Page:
Spotify airs Joe Rogan podcast touting ivermectin as part of his COVID-19 treatment, despite the FDA calling it ‘dangerous’

Joe Rogan
Spotify aired Joe Rogan’s recent podcast episode where he defended his use of ivermectin to treat COVID-19.

  • Spotify aired Joe Rogan’s recent podcast touting ivermectin as part of his COVID-19 recovery.
  • The FDA and CDC have issued warnings against using the antiparasitic drug to treat COVID-19.
  • Rogan has a history of making explosive comments on his podcast.
  • See more stories on Insider’s business page.

Spotify aired Joe Rogan’s podcast touting ivermectin as part of his COVID-19 treatment, despite the Food and Drug Association (FDA) calling the drug “dangerous” in large doses and warning people not to use it to treat the disease.

On September 1, the “Joe Rogan Experience” host and UFC commentator drew backlash for announcing in an Instagram video that he had been diagnosed with COVID-19 and was using the antiparasitic drug ivermectin to treat the illness.

“We immediately threw the kitchen sink at [the illness], all kinds of meds,” Rogan said in the Instagram clip, which has amassed over 6.5 million views. Rogan has over 13 million followers on the platform.

He then listed a number of drugs, including ivermectin, monoclonal antibodies, an antibiotic, and a steroid, that he took to treat his diagnosis.

A post shared by Joe Rogan (@joerogan)

The FDA and Centers for Disease Control and Prevention (CDC) both issued warnings about the dangers of using ivermectin, which is commonly used as a horse dewormer and has been adopted by people trying to self-treat coronavirus infections. The drug has been approved to treat some conditions in humans, like head lice, but COVID-19 is not one of them.

Ivermectin-related calls to poison control centers have increased during the pandemic, especially in summer 2021, when the drug made headlines. The dewormer can be toxic in large quantities, causing overdose symptoms including hallucinations, blurred vision, and even seizures.

On Tuesday’s new podcast episode, which aired on Spotify, Rogan spoke out against negative news coverage of the announcement and defended his use of ivermectin.

“Bro, do I have to sue CNN? They’re making shit up,” Rogan said on the podcast, appearing to reference CNN coverage criticizing his Instagram statement. Later in the episode, Rogan specifically mentioned CNN anchor Jim Acosta as someone who criticized his ivermectin use, although Insider was not able to verify whether Acosta did a segment on the podcast host.

“I literally got [the ivermectin] from a doctor. It’s an American company. They won the Nobel Prize in 2015 for use in human beings,” Rogan said on the podcast.

The scientists who discovered ivermectin did win a Nobel Prize in 2015 – for reducing the incidence of the parasitic diseases ivermectin is meant to treat.

Some people have obtained off-label prescriptions for ivermectin from doctors, with dispensed prescriptions increasing up to 24-fold from pre-pandemic times.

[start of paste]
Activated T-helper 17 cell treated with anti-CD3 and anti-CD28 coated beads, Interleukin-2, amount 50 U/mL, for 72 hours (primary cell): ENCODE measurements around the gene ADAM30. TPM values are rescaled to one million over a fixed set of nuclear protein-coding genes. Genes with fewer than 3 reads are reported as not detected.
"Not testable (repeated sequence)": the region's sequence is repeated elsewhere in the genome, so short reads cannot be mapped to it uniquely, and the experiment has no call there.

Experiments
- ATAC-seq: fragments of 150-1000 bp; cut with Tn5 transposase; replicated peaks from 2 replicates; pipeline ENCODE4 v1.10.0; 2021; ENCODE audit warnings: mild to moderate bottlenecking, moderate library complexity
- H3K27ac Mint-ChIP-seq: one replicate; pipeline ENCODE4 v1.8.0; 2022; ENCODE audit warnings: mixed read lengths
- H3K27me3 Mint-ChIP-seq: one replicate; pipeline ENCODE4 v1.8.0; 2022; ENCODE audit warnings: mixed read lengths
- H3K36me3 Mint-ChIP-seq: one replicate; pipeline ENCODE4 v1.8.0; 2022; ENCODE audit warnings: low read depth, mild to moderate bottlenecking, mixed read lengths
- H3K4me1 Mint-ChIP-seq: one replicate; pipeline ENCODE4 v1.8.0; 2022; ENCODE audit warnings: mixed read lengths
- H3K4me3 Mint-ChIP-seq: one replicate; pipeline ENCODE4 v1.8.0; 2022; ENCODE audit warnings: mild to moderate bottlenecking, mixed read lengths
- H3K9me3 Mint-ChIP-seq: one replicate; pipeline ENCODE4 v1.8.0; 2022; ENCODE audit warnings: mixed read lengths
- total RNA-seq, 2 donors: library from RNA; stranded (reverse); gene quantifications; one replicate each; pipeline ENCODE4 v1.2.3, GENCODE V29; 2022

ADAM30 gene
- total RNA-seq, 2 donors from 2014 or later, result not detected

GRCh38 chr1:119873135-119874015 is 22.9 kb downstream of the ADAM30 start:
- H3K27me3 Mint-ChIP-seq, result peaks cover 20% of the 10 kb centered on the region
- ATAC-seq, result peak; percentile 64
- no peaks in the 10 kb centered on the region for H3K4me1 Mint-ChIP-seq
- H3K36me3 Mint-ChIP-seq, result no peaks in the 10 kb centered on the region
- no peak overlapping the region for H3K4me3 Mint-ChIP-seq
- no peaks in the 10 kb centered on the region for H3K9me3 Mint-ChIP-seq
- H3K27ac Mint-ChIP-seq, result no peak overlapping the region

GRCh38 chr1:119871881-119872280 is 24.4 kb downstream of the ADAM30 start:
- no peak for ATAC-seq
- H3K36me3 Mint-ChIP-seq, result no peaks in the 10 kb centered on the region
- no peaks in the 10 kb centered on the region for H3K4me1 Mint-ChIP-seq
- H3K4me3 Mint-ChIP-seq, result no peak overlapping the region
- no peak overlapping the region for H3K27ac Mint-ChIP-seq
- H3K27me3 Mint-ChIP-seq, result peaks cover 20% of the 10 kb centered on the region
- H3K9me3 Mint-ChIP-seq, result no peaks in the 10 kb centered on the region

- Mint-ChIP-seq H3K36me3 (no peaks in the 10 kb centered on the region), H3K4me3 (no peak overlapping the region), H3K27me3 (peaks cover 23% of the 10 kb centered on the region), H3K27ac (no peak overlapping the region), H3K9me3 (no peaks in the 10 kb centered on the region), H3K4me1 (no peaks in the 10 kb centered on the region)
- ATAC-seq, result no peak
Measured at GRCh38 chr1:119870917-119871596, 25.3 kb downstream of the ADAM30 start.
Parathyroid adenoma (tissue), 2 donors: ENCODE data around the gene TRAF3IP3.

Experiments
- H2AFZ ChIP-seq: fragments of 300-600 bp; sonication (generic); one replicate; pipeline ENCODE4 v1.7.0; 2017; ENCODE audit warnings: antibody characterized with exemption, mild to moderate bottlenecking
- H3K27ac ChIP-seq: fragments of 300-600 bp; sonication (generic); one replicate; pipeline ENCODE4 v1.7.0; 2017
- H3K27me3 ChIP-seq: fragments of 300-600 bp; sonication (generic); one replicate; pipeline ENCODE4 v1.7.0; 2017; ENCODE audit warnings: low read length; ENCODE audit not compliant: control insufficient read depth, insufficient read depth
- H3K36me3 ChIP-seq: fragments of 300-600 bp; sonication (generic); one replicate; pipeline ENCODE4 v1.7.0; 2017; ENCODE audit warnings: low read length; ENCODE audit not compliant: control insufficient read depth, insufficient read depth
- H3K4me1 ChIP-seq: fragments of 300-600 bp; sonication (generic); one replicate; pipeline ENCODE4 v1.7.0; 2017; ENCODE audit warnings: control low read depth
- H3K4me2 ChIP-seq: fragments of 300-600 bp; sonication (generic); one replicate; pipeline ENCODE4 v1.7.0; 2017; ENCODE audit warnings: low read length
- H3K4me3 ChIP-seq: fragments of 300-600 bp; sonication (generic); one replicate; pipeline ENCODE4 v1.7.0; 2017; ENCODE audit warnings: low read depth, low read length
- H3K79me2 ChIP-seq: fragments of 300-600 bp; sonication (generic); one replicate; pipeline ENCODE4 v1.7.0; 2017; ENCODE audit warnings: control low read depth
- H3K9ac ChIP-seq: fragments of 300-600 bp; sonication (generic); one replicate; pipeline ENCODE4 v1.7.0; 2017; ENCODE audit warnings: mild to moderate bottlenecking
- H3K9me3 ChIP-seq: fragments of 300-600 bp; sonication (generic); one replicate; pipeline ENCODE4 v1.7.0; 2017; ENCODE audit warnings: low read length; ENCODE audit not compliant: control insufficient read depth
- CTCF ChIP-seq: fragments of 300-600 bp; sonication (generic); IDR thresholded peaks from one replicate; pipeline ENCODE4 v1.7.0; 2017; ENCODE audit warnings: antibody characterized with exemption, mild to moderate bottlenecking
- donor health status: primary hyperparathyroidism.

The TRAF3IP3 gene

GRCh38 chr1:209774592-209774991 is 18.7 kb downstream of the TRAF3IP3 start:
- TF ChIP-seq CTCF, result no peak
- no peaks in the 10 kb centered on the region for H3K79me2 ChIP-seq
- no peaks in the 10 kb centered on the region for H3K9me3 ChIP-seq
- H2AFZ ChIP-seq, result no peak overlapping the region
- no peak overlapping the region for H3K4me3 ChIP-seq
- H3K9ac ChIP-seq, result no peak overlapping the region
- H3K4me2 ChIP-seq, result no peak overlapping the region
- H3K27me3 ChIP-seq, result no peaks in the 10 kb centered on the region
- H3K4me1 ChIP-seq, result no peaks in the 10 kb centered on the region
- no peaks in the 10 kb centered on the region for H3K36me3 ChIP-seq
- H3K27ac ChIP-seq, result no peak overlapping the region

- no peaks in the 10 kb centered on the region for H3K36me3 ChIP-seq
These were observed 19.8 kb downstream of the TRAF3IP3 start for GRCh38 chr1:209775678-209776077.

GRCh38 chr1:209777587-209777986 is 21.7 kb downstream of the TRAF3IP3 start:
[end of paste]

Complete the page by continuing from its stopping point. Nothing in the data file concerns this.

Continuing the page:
Others have found creative ways to self-medicate. A recent CDC report described two ivermectin-related hospitalizations: one patient consumed injectable ivermectin meant for horses, and the other took ivermectin tablets of unknown strength purchased online.

Taking doses meant for large animals increases the risk of overdose and unpleasant side effects. Again, no health agency recommends ivermectin as a treatment for COVID-19.

Rogan, who did not immediately respond to a request for comment, has a long history of sparking outrage for making explosive remarks on his podcast. In an April episode of the podcast, Rogan spread misinformation about COVID-19 and discouraged young people from getting the vaccine, although he later recanted his remarks, as Insider previously reported.

joe rogan experience
Joe Rogan hosts “The Joe Rogan Experience,” a popular podcast.

In a September 2020 podcast segment, Rogan made transphobic comments about Caitlyn Jenner, falsely speculating that living with the Kardashian women somehow influenced her identity as a transgender woman.

Journalist Matt Flegenheimer called Rogan “one of the most consumed media products” in the world and someone who has “the power to shape tastes, politics, medical decisions” in an article for The New York Times in July.

In May 2020, Rogan inked an estimated $100 million deal with Spotify to exclusively stream “The Joe Rogan Experience” on the streaming platform, the Wall Street Journal reported.

The show has ranked as the most popular podcast every month since it arrived on the streaming platform in September 2020, a spokesperson for the company previously told Insider.

A Spotify representative did not immediately respond to a request for comment.

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Joe Rogan’s COVID-19 recovery shows how much the right has bought into the widely discredited horse dewormer cure

Joe Rogan waves to a packed house at the UFC 264 ceremonial weigh-in at T-Mobile Arena on July 9, 2021 in Las Vegas, NV, United States.
  • Joe Rogan’s COVID-19 recovery set right-wing media buzzing over his use of alternative drugs.
  • Contrary to public-health guidance, Rogan had a doctor prescribe him ivermectin.
  • The horse dewormer has captivated the right in a similar way to hydroxychloroquine.
  • See more stories on Insider’s business page.

Joe Rogan, a podcast host who is not a doctor, returned to his audience of millions on Tuesday to recount how he’d recovered from COVID-19 despite being unvaccinated.

When Rogan announced he contracted the virus last week, he disclosed that he was taking a variety of drugs ranging from monoclonal antibodies to ivermectin, a horse dewormer that also comes as a drug doctors can prescribe to humans infected by parasites. The CDC issued a health advisory warning physicians against prescribing ivermectin to treat or prevent COVID-19 infections, and there’s no evidence to suggest ivermectin has any positive effect on them.